Spatial ecology of ground-dwelling squirrels
Golden-mantled ground squirrels (Callospermophilus lateralis) are a small-bodied species (150-300 g) and as such are presumed to be asocial and territorial, with non-overlapping home ranges that individuals defend through aggression. However, this classification was supported by sparse data that did not take into account kin relationships among adults. Moreover, evidence of philopatry (females tend to stay where they're born) and home range overlap suggests that golden-mantled ground squirrels either are not territorial, or that territoriality is influenced by density.
I combine field observations, spatial mapping, and modeling to quantify spatial organization in this species (home range size, overlap among neighboring squirrels), as well as how that organization may change as a function of varying population density. Preliminary results show significant spatial overlap among females, with an apparently higher degree of overlap during years of greater population density. This suggests that this species may be facultatively territorial.
In addition to researching population-level trends in space-use, studying spatial patterns on the individual level can help us to better understand how behavior may scale up to influence population or even species-level trends. For example, I am calculating whether consistent individual differences in behavior, or personality, may influence individual movement patterns. I also studied litter relocation behavior, in which a female moves her offspring to a new location as a form of maternal investment. That work, which provided the first detailed description of this behavior in yellow-bellied marmots (Marmota flaviventer) and golden-mantled ground squirrels, found that costs associated with moving offspring are likely not as great as the benefits, such as decreased risk of predation or improved habitat quality.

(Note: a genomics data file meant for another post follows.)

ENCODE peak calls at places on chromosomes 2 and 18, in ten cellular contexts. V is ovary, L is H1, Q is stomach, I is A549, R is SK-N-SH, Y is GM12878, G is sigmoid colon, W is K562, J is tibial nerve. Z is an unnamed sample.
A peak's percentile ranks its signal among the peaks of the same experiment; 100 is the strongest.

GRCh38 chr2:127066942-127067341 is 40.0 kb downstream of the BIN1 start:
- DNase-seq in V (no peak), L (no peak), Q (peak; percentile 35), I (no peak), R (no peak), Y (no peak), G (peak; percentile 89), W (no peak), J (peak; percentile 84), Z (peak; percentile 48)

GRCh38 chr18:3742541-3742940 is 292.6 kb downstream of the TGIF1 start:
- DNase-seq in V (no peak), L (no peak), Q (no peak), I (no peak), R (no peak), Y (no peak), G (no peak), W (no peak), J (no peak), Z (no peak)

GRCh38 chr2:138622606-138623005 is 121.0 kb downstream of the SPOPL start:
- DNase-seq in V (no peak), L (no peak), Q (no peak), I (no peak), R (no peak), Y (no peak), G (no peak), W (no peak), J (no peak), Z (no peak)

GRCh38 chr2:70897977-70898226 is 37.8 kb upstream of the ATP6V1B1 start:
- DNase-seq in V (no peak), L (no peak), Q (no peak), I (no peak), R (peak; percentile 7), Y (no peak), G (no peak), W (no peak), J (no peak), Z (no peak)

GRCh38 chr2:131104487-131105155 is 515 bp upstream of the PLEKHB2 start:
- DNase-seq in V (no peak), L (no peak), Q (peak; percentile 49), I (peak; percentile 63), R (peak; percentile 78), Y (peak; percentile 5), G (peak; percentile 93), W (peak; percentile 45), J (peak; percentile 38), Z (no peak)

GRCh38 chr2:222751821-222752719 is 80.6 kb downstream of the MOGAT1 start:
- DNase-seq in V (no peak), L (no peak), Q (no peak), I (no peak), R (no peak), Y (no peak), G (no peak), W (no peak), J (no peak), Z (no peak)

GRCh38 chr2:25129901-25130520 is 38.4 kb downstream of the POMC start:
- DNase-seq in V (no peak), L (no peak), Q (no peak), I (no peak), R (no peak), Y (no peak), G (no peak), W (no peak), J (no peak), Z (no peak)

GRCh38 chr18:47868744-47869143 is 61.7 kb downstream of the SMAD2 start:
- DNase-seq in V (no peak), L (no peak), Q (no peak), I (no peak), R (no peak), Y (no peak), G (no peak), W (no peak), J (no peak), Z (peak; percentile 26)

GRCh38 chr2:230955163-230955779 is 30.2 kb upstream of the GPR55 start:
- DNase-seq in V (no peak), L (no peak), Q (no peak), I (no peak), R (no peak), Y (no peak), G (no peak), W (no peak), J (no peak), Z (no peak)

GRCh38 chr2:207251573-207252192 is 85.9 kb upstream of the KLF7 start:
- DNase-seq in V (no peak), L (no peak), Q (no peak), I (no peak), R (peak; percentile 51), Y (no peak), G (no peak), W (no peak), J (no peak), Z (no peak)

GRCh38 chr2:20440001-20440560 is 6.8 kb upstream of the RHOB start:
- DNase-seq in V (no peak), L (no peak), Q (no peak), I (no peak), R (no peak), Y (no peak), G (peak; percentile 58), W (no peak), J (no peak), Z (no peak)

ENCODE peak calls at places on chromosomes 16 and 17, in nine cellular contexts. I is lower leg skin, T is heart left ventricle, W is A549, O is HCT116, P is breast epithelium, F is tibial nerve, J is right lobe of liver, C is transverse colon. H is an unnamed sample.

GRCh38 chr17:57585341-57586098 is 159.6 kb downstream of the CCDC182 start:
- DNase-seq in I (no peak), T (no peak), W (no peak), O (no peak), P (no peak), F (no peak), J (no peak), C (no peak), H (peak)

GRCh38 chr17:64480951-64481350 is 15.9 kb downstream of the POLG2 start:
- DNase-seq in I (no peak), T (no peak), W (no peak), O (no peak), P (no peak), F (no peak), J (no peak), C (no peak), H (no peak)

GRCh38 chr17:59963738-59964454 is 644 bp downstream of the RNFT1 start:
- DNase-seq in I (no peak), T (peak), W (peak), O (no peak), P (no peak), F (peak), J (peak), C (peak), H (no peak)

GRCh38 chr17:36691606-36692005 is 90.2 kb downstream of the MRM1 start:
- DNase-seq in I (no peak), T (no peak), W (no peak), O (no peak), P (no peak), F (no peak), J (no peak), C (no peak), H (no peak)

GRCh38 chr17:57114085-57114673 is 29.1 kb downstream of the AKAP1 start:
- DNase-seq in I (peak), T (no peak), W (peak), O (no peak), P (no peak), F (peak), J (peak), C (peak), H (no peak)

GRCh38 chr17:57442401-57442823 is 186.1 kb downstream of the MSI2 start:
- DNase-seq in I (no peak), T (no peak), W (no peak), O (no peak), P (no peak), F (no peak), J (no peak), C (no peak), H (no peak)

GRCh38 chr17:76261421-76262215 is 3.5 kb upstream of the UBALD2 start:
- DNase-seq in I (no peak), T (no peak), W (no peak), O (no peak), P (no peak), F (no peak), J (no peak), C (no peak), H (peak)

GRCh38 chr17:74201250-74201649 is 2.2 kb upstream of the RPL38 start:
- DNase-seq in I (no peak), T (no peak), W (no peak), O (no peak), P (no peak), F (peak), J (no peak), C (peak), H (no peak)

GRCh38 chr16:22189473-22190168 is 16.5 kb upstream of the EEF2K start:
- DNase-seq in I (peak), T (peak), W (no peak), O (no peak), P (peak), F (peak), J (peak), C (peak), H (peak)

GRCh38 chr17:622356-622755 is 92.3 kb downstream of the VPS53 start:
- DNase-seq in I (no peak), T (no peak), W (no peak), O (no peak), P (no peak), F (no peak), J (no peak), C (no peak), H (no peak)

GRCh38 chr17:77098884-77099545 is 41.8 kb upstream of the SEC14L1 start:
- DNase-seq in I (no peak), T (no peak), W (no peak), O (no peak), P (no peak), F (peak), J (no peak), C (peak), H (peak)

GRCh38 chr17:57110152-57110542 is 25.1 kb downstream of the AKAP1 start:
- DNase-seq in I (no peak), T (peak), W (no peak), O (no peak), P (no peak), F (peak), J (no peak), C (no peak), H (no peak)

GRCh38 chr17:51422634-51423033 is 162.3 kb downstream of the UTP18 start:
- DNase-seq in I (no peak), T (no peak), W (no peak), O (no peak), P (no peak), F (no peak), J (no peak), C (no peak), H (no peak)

Home ranges of individual golden-mantled ground squirrels during two high density years (purple polygons) and two low density years (orange polygons). Spatial overlap among squirrels appears to vary as a function of density, suggesting this species may be facultatively territorial.
Home ranges (95% minimum convex polygons) of adult female golden-mantled ground squirrels over the course of one active summer season at the Rocky Mountain Biological Laboratory, Colorado.
Individual-level variation in movement speed is captured through this visualization of 6 squirrels moving across the study site, where, for example, the individuals depicted by the blue and yellow tracks don’t move as far within a given period of time as do the squirrels depicted by purple and orange tracks.
A schematic representation of total distance moved by a female yellow-bellied marmot when relocating her litter of four from natal burrow A to new burrow B. The marmot shuttles pups individually to burrow B, before returning to burrow A to obtain each subsequent member of the litter.